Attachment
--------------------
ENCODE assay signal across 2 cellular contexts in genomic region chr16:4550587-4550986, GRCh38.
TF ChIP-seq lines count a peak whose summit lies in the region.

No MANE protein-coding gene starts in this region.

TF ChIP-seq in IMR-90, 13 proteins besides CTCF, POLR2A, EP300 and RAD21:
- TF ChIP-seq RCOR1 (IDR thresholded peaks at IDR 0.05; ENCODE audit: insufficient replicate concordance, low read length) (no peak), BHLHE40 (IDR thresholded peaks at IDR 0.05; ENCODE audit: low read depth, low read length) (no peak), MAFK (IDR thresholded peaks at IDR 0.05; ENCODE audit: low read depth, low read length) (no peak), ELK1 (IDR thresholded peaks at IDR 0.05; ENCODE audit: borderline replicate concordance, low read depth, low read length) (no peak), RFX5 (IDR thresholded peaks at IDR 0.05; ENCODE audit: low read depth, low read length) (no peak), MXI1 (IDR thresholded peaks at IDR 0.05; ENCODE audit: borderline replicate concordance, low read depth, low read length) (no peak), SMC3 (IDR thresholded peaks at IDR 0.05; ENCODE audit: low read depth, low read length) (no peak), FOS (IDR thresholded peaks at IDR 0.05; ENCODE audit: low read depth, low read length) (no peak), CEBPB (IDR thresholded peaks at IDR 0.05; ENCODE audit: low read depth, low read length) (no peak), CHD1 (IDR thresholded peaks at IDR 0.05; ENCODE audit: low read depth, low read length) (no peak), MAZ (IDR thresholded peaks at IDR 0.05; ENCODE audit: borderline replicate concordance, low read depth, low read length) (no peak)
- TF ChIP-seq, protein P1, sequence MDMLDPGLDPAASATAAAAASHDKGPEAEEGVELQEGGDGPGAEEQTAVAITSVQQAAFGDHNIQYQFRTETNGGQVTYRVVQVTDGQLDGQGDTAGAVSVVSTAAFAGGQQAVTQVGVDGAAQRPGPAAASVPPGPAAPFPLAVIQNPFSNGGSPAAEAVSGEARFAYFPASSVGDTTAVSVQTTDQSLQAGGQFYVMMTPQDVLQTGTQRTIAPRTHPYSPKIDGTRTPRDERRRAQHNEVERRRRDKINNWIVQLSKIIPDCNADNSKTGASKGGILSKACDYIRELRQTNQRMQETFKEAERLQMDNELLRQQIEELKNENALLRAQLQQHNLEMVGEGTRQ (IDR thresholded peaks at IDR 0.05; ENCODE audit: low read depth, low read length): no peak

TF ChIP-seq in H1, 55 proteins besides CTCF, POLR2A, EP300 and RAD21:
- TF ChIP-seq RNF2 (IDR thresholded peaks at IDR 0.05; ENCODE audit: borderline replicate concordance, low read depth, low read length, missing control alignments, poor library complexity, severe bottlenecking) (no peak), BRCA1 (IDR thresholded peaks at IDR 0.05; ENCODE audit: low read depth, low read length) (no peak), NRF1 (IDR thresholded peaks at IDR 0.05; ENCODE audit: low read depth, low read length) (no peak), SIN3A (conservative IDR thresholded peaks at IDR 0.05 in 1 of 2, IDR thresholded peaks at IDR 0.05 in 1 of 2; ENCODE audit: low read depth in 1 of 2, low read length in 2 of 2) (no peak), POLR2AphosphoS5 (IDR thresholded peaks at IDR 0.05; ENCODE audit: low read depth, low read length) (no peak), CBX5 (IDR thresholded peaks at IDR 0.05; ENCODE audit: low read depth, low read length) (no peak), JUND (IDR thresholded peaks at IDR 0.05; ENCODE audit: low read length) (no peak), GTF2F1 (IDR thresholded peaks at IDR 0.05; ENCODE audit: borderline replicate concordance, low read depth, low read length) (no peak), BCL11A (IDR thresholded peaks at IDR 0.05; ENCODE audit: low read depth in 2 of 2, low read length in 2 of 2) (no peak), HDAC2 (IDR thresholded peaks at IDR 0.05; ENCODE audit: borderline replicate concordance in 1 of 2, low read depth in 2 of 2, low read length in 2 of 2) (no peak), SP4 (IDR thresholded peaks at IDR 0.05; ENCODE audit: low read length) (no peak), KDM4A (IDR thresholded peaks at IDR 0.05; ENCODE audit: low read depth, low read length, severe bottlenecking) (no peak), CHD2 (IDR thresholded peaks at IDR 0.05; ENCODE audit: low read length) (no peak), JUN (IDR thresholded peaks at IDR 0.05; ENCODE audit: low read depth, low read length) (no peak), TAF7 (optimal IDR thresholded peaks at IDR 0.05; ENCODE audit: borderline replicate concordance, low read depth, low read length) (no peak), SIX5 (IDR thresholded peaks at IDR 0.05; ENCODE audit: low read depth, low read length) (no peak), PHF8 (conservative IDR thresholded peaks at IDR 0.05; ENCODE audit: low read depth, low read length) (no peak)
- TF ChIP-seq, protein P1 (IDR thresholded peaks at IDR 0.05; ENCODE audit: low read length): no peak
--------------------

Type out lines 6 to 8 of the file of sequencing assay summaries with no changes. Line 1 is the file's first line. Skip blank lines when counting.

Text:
- TF ChIP-seq, protein P1, sequence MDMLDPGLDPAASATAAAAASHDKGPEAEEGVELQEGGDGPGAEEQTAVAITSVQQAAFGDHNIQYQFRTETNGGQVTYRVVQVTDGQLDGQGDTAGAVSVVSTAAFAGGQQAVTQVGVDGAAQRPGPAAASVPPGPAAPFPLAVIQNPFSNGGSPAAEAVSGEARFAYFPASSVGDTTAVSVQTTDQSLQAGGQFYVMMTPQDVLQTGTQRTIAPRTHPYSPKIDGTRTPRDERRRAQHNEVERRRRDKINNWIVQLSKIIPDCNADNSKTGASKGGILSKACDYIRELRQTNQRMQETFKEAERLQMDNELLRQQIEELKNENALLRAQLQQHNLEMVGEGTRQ (IDR thresholded peaks at IDR 0.05; ENCODE audit: low read depth, low read length): no peak

TF ChIP-seq in H1, 55 proteins besides CTCF, POLR2A, EP300 and RAD21:
- TF ChIP-seq RNF2 (IDR thresholded peaks at IDR 0.05; ENCODE audit: borderline replicate concordance, low read depth, low read length, missing control alignments, poor library complexity, severe bottlenecking) (no peak), BRCA1 (IDR thresholded peaks at IDR 0.05; ENCODE audit: low read depth, low read length) (no peak), NRF1 (IDR thresholded peaks at IDR 0.05; ENCODE audit: low read depth, low read length) (no peak), SIN3A (conservative IDR thresholded peaks at IDR 0.05 in 1 of 2, IDR thresholded peaks at IDR 0.05 in 1 of 2; ENCODE audit: low read depth in 1 of 2, low read length in 2 of 2) (no peak), POLR2AphosphoS5 (IDR thresholded peaks at IDR 0.05; ENCODE audit: low read depth, low read length) (no peak), CBX5 (IDR thresholded peaks at IDR 0.05; ENCODE audit: low read depth, low read length) (no peak), JUND (IDR thresholded peaks at IDR 0.05; ENCODE audit: low read length) (no peak), GTF2F1 (IDR thresholded peaks at IDR 0.05; ENCODE audit: borderline replicate concordance, low read depth, low read length) (no peak), BCL11A (IDR thresholded peaks at IDR 0.05; ENCODE audit: low read depth in 2 of 2, low read length in 2 of 2) (no peak), HDAC2 (IDR thresholded peaks at IDR 0.05; ENCODE audit: borderline replicate concordance in 1 of 2, low read depth in 2 of 2, low read length in 2 of 2) (no peak), SP4 (IDR thresholded peaks at IDR 0.05; ENCODE audit: low read length) (no peak), KDM4A (IDR thresholded peaks at IDR 0.05; ENCODE audit: low read depth, low read length, severe bottlenecking) (no peak), CHD2 (IDR thresholded peaks at IDR 0.05; ENCODE audit: low read length) (no peak), JUN (IDR thresholded peaks at IDR 0.05; ENCODE audit: low read depth, low read length) (no peak), TAF7 (optimal IDR thresholded peaks at IDR 0.05; ENCODE audit: borderline replicate concordance, low read depth, low read length) (no peak), SIX5 (IDR thresholded peaks at IDR 0.05; ENCODE audit: low read depth, low read length) (no peak), PHF8 (conservative IDR thresholded peaks at IDR 0.05; ENCODE audit: low read depth, low read length) (no peak)